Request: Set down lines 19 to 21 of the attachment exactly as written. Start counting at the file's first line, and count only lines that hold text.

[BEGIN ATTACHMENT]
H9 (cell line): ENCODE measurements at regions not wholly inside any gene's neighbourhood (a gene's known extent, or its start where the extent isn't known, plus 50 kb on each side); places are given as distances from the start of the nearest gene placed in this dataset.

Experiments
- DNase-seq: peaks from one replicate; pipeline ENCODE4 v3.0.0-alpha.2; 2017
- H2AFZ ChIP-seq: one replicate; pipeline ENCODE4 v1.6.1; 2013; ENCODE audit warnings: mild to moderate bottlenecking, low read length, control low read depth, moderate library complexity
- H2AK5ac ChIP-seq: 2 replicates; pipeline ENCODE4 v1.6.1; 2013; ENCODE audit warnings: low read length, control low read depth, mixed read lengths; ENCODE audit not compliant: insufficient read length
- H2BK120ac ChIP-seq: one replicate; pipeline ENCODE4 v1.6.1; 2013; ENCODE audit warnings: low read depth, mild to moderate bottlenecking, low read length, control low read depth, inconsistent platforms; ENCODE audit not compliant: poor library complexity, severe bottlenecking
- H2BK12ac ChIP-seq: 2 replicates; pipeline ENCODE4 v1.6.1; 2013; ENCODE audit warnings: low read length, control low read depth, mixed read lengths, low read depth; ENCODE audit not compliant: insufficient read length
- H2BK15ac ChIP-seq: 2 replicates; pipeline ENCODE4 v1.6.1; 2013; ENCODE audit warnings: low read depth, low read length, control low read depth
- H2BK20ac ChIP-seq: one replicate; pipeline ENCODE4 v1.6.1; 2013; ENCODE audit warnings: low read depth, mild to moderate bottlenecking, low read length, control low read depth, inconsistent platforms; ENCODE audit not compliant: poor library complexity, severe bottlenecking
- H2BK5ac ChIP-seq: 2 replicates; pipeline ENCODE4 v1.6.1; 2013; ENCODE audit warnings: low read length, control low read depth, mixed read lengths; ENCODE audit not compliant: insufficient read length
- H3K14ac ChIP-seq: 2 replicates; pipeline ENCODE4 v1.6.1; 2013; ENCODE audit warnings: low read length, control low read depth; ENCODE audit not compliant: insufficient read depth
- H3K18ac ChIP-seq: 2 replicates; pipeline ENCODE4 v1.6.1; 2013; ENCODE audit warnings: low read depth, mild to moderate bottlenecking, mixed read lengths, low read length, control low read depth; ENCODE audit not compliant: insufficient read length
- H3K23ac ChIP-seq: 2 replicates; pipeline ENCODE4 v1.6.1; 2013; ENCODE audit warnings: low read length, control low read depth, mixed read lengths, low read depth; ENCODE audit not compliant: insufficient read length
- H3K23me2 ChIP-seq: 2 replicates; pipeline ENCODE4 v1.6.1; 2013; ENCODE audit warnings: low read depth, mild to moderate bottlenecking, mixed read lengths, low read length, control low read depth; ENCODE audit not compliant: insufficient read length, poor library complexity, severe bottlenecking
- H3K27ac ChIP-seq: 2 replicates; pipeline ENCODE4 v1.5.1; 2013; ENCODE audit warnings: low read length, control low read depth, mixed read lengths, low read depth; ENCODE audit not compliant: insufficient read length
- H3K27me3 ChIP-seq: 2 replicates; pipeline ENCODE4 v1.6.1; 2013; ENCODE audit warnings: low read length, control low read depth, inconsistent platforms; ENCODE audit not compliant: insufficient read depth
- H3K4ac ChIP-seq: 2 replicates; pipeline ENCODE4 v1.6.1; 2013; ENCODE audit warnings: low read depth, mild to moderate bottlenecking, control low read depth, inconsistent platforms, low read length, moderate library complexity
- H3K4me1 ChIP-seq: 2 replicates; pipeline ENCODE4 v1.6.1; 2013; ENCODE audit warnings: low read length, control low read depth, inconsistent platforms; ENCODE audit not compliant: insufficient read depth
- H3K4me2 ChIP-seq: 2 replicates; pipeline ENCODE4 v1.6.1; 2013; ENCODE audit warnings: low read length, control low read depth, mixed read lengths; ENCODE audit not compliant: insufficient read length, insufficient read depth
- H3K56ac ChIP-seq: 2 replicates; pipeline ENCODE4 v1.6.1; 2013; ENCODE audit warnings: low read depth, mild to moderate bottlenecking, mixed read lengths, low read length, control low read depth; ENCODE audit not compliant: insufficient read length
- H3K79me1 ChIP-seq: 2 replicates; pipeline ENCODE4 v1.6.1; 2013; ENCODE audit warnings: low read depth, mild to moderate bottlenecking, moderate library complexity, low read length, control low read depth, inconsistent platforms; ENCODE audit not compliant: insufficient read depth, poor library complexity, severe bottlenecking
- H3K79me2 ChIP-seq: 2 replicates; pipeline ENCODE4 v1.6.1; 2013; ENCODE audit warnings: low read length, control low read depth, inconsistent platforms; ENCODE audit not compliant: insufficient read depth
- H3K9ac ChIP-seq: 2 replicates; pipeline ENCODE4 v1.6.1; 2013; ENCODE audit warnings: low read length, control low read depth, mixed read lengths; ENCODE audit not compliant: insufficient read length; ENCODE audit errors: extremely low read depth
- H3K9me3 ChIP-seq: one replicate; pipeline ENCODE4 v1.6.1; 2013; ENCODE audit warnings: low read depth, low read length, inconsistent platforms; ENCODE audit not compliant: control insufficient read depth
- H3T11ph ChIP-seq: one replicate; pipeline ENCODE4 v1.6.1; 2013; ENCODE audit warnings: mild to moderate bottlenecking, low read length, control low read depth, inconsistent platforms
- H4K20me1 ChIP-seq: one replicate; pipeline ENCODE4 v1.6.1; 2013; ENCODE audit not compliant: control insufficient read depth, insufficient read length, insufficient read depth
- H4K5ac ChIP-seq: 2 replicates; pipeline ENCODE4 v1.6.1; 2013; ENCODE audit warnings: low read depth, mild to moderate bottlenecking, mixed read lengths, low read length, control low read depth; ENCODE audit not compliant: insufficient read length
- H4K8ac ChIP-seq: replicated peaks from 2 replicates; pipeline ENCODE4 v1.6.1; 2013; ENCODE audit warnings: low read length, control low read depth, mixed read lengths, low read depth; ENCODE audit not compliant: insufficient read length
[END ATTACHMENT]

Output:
- H3K4me2 ChIP-seq: 2 replicates; pipeline ENCODE4 v1.6.1; 2013; ENCODE audit warnings: low read length, control low read depth, mixed read lengths; ENCODE audit not compliant: insufficient read length, insufficient read depth
- H3K56ac ChIP-seq: 2 replicates; pipeline ENCODE4 v1.6.1; 2013; ENCODE audit warnings: low read depth, mild to moderate bottlenecking, mixed read lengths, low read length, control low read depth; ENCODE audit not compliant: insufficient read length
- H3K79me1 ChIP-seq: 2 replicates; pipeline ENCODE4 v1.6.1; 2013; ENCODE audit warnings: low read depth, mild to moderate bottlenecking, moderate library complexity, low read length, control low read depth, inconsistent platforms; ENCODE audit not compliant: insufficient read depth, poor library complexity, severe bottlenecking